Ian Frazier ’15
Just a snippet of Frazier’s Top 100.
By: Ian Frazier
Published February, 2014
Alexander Payne (Sideways) continues to master the comedy-drama genre, and it is never more evident than in The Descendants. The film, based on the novel by Kaui Hart Hemmings, features George Clooney as Matt King, a resident of Hawaii, whose wife is left in a coma after a boating accident. Matt, caring for his hospitalized wife, is caught off guard when he learns she was having an affair for some time. After much deliberation, he decides to take his two daughters (Shailene Woodley, Amara Miller) to confront his wife’s lover before she dies.
Throughout the story, the superb acting manages to compensate for the lack of action or perpetual humor, the case with seemingly every Alexander Payne film; at least one actor has been nominated for an Academy Award in each of his last four full length films. The most prominent of these compelling portrayals is brought to the screen by Shailene Woodley (The Spectacular Now) as Alexandra King, Matt’s oldest and most rebellious daughter. Woodley, making her feature film debut, is able to hold her own next to an already-established Clooney. Her character goes through, arguably, the most development, displaying Woodley’s significant range as an actress. She is able to convey this transformation brilliantly, making her character the most interesting to watch.
The factor that drives the film is the evolving relationship of Matt and Alexandra, riveting due to the on-screen chemistry of Clooney and Woodley. Matt initially patronizes Alexandra because of her lackadaisical approach to school, along with her drinking habits. However, as the movie progresses, so does the bond between father and daughter. Matt, realizing his wife’s impending death, begins to treat Alexandra more like a friend. Their new relationship creates an unmistakable pathos for the viewer.
Counterbalancing Woodley’s gripping performance is that of Nick Krause. Krause plays Sid, Alexandra’s shortsighted boyfriend, who does not really have an apparent purpose in the film, with the exception of the occasional comedic relief. However, even when Sid takes the opportunity to contribute an amusing line or incoherent babble, the result is nothing more than incongruous moments that do nothing for a story that is otherwise captivating. To be fair, the foolish dialogue from Sid cannot be blamed on Krause’s acting ability, but rather the poor writing for the character. Occasionally, the film also stumbles during moments of conversation. Some exchanges between characters, especially in the closing scenes, are far too polished, and do not even remotely resemble real-world communication. However, these instances are few in number, and, overall, the film’s writing is elegant and completely worthy of its Oscar victory.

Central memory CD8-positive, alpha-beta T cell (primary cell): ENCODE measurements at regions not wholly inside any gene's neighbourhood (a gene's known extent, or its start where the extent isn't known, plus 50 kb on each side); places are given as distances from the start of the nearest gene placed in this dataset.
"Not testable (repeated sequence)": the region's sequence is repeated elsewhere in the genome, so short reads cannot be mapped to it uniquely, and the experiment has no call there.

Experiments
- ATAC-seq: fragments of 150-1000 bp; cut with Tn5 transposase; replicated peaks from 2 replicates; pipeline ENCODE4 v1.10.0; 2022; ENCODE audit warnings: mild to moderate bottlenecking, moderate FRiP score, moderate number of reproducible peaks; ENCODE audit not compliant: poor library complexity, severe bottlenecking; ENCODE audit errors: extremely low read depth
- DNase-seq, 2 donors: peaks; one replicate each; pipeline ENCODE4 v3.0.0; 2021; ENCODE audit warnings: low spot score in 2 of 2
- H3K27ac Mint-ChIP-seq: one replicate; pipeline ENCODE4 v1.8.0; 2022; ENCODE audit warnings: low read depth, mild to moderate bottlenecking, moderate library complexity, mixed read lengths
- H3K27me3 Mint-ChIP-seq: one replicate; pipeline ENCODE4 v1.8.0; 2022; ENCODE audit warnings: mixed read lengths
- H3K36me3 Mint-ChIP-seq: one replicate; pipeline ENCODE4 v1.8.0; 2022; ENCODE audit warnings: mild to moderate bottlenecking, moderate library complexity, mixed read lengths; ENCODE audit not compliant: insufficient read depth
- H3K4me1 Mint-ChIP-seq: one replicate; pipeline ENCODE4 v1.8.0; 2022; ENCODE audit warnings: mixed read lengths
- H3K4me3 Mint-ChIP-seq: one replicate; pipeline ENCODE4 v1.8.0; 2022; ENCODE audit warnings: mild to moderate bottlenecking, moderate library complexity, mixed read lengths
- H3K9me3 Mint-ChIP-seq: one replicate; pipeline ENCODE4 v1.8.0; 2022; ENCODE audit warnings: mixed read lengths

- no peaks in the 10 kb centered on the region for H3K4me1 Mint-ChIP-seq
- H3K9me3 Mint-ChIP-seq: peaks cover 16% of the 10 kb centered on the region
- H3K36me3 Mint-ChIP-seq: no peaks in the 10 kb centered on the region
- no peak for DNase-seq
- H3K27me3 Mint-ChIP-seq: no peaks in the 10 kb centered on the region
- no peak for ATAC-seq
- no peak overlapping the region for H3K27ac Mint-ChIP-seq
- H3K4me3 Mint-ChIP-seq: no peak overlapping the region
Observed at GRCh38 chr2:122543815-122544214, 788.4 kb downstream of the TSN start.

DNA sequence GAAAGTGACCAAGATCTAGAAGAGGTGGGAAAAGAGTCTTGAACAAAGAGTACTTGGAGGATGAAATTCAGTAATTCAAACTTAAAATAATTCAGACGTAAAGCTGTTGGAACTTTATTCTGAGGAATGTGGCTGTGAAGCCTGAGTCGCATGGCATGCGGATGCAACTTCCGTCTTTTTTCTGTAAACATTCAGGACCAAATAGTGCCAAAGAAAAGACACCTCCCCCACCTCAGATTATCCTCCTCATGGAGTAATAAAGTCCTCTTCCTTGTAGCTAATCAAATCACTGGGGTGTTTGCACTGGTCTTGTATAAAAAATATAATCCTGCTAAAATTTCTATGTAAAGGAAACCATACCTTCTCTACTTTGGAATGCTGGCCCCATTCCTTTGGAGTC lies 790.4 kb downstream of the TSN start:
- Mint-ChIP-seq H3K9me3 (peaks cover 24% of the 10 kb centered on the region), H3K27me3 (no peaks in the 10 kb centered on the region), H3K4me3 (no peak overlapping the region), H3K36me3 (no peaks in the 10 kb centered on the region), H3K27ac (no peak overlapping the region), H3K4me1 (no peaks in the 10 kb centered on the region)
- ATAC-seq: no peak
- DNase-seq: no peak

In totality, The Descendants is able to tell a complete, enthralling tale through rich character development alone. Clumsy dialogue is rare, and stellar performances are ample. The film is easily Alexander Payne’s most powerful work to date.
Year Released: 2011
Director: Alexander Payne
Stars: George Clooney, Shailene Woodley, Amara Miller
Best performance: Shailene Woodley
Most memorable scene(s): The confrontation
Most memorable quote: “You give your children enough money to do something but not enough to do nothing.”
The Descendants ranks 38th in Ian Frazier’s Top 100 Movie List.